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Robert
Munich, Germany
Interests: new media, optimization, strategy, forecasting, business intelligence, project management, financial planning, business plans, telecommunications, revenue management, business performance management, simulation, pricing, intelligent data analysis, business cases, revenue assurance, cable operator, operations research
Recent Activity
David, the code cannot detect the count of constant and formula cells, the conditionally formatted cells, the cells with data validation, etc. as long as the worksheets are protected. However, it should show the count of used cells, the count of tables, Pivot tables, charts, lines of VBA code, etc. even if the sheets are protected. Are the sheets protected in your workbook? If so, unprotect them and try again. If this does not solve your problem, you can send me your workbook by email (email-link see the top of the blog) and I will have a look.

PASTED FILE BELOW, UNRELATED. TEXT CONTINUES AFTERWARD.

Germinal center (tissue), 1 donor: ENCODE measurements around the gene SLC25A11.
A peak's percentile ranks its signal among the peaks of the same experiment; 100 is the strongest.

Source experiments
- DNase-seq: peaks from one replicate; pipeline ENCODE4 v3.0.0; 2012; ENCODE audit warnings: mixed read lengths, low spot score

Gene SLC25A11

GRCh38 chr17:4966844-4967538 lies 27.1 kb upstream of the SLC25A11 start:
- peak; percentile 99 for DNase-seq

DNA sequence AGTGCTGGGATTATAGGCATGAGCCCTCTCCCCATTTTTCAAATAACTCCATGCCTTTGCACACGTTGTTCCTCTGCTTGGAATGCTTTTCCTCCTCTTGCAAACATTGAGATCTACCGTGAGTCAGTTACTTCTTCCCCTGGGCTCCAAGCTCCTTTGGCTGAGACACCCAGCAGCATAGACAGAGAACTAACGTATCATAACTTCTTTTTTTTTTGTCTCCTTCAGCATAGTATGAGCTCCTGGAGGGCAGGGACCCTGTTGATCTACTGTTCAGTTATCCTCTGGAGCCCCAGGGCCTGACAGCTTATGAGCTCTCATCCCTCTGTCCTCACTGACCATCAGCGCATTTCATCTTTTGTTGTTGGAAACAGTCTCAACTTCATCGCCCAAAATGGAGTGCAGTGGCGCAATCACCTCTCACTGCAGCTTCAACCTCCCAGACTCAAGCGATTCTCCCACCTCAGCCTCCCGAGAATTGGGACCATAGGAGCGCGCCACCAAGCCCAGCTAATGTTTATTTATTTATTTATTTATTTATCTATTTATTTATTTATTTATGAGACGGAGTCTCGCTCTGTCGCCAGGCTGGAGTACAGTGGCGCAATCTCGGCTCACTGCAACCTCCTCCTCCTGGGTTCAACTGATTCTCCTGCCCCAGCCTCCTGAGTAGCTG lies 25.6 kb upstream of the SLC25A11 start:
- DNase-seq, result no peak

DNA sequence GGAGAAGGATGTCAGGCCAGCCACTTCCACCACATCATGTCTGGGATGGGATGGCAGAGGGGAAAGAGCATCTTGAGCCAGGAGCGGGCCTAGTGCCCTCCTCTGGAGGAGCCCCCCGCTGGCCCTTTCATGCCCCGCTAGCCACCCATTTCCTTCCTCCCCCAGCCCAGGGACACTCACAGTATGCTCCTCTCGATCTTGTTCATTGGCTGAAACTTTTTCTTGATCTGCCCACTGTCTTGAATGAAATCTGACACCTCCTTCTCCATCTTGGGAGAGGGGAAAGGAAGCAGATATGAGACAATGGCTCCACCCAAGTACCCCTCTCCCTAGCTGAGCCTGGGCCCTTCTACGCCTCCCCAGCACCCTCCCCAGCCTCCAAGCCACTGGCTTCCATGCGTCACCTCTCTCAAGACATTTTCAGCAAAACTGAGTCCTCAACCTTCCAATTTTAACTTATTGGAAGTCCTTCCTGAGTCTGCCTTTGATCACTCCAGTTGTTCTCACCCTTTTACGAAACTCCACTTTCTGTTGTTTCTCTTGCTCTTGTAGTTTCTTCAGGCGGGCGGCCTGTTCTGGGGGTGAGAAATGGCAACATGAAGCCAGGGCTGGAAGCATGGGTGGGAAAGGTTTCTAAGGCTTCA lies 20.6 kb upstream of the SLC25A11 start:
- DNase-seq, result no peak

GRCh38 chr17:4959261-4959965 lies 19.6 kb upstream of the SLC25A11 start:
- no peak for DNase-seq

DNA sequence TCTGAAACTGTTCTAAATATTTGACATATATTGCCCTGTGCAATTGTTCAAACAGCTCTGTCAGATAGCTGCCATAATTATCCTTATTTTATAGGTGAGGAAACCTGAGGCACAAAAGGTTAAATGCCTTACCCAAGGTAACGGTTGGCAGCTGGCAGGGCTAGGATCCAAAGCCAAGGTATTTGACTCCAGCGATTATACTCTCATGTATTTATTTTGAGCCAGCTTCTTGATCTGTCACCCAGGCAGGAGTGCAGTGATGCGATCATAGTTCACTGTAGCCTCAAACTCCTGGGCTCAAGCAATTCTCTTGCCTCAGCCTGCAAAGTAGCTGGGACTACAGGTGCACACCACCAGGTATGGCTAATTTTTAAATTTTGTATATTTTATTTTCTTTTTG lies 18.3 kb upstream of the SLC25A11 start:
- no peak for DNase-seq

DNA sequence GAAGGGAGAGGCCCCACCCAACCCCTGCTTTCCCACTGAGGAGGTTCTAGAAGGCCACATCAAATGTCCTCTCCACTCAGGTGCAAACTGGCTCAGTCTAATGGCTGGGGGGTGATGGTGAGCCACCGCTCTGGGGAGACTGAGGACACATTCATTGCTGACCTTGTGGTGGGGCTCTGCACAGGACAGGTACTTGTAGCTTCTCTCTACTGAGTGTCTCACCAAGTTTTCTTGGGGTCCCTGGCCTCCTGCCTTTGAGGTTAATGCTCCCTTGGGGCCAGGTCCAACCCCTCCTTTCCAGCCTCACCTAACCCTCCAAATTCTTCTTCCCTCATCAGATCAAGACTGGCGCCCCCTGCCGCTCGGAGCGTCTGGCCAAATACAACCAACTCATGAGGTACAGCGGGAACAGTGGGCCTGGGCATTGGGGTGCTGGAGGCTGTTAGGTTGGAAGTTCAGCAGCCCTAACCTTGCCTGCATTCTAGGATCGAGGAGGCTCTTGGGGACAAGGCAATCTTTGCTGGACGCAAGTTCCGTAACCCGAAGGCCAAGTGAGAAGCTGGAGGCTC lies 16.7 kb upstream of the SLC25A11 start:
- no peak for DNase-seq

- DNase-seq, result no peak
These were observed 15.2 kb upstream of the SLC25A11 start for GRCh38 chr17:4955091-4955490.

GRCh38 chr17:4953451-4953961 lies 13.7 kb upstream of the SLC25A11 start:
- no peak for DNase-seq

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Ahmed, all checklist versions posted in the comments and in the article with the checklist compilation are more or less slight variations of the code provided in the posted above, i.e. they are all working along the same basic idea and only a few lines of code are changed or new (compared to the original version). If you want to have the functionality of two or more of the different versions in one workbook, you have to identify the differences in the code and combine the codes in one workbook. All workbooks and codes are open, i.e. without password protection.
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Ahmed, as I wrote in my reply to Nicki, I do not have the time to implement this request. I do not know if Nicki enhanced the VBA code to accomplish this. Even if this is the case, I doubt Nicki will revisit this article and post the solution. I am sorry.
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CB, it has been removed from the data on purpose. The used algorithm only handles continuous areas ("An algorithm to construct continuous area cartograms" by J. Dougen-ik, N. Chrisman and D. Niemeyer), i.e. it cannot be used to create cartograms of maps with regions consisting of more than one polygon.
Toggle Commented Sep 7, 2019 on Cartograms in Tableau at Clearly and Simply